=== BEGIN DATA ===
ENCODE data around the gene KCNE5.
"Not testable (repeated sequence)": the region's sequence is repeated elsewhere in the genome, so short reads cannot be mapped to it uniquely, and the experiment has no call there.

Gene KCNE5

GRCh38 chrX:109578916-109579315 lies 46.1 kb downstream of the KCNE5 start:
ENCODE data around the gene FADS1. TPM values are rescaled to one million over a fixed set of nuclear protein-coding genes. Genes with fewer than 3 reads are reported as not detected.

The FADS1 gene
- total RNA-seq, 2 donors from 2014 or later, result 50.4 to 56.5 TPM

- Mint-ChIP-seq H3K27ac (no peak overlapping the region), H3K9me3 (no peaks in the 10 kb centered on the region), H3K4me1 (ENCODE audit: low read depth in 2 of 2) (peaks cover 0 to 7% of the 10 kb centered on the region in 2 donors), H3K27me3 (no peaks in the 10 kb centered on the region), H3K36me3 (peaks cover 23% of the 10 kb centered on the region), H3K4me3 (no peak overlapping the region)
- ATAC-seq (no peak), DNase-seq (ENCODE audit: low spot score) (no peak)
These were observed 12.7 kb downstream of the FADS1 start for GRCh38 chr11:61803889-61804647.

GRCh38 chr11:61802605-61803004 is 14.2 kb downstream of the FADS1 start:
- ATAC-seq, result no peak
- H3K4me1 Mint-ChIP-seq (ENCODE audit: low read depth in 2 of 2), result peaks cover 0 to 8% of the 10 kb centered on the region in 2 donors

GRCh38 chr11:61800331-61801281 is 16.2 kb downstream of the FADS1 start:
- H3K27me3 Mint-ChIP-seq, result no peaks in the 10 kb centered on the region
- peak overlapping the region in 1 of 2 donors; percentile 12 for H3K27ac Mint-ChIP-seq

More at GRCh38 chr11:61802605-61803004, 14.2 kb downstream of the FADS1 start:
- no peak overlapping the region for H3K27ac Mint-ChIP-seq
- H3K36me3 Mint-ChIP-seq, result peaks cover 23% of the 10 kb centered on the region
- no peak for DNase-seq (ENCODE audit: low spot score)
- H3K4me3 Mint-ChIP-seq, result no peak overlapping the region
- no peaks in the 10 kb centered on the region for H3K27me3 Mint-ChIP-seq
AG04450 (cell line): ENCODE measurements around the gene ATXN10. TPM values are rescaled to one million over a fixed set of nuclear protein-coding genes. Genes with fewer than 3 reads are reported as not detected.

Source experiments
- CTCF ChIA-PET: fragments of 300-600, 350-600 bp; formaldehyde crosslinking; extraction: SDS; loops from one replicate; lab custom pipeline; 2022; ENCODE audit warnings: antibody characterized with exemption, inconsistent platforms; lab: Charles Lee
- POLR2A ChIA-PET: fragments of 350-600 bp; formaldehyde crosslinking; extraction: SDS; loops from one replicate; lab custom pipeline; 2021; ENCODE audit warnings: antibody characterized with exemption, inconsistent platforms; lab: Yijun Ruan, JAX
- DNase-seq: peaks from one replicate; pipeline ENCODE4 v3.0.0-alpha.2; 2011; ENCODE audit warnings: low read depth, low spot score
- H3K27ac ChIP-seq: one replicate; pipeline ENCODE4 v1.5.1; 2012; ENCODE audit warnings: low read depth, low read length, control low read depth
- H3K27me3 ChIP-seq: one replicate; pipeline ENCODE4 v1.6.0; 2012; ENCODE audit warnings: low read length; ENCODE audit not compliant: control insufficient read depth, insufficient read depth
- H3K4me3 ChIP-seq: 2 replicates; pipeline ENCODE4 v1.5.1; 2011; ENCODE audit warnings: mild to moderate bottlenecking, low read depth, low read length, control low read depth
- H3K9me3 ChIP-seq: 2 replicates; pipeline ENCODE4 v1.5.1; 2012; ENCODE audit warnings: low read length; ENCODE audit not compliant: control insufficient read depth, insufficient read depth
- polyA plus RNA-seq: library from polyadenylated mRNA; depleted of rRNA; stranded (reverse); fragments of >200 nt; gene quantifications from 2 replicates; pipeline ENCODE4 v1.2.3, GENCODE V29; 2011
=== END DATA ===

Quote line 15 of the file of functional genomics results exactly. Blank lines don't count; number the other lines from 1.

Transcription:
- H3K27me3 Mint-ChIP-seq, result no peaks in the 10 kb centered on the region